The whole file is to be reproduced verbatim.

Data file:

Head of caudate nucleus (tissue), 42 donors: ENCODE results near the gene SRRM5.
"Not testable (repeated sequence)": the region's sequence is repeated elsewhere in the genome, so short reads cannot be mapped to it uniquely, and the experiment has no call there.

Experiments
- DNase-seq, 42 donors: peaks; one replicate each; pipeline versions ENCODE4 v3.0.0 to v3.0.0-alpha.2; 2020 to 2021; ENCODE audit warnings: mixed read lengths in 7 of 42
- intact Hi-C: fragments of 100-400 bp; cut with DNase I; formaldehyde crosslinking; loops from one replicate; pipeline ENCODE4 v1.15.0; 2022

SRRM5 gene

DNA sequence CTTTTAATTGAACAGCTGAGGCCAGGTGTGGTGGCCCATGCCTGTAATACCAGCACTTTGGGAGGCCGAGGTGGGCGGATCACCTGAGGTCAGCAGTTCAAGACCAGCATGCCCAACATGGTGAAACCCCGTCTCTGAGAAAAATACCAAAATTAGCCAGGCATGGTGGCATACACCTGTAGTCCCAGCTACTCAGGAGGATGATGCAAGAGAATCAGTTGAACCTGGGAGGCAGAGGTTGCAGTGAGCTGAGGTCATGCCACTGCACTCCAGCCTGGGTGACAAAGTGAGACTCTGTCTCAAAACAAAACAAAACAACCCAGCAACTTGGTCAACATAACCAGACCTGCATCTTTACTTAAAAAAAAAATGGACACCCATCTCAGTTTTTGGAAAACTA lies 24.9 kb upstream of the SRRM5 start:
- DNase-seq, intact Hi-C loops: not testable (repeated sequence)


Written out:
Head of caudate nucleus (tissue), 42 donors: ENCODE results near the gene SRRM5.
"Not testable (repeated sequence)": the region's sequence is repeated elsewhere in the genome, so short reads cannot be mapped to it uniquely, and the experiment has no call there.

Experiments
- DNase-seq, 42 donors: peaks; one replicate each; pipeline versions ENCODE4 v3.0.0 to v3.0.0-alpha.2; 2020 to 2021; ENCODE audit warnings: mixed read lengths in 7 of 42
- intact Hi-C: fragments of 100-400 bp; cut with DNase I; formaldehyde crosslinking; loops from one replicate; pipeline ENCODE4 v1.15.0; 2022

SRRM5 gene

DNA sequence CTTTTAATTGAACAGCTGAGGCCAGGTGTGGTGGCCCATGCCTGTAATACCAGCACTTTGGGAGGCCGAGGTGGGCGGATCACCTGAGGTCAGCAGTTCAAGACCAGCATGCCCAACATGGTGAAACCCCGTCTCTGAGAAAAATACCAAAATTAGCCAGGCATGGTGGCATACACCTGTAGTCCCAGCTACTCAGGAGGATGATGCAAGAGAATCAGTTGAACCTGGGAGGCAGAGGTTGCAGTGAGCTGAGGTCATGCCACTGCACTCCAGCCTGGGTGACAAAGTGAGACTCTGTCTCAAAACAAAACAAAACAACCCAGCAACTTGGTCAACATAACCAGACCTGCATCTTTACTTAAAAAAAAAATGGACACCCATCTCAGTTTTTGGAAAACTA lies 24.9 kb upstream of the SRRM5 start:
- DNase-seq, intact Hi-C loops: not testable (repeated sequence)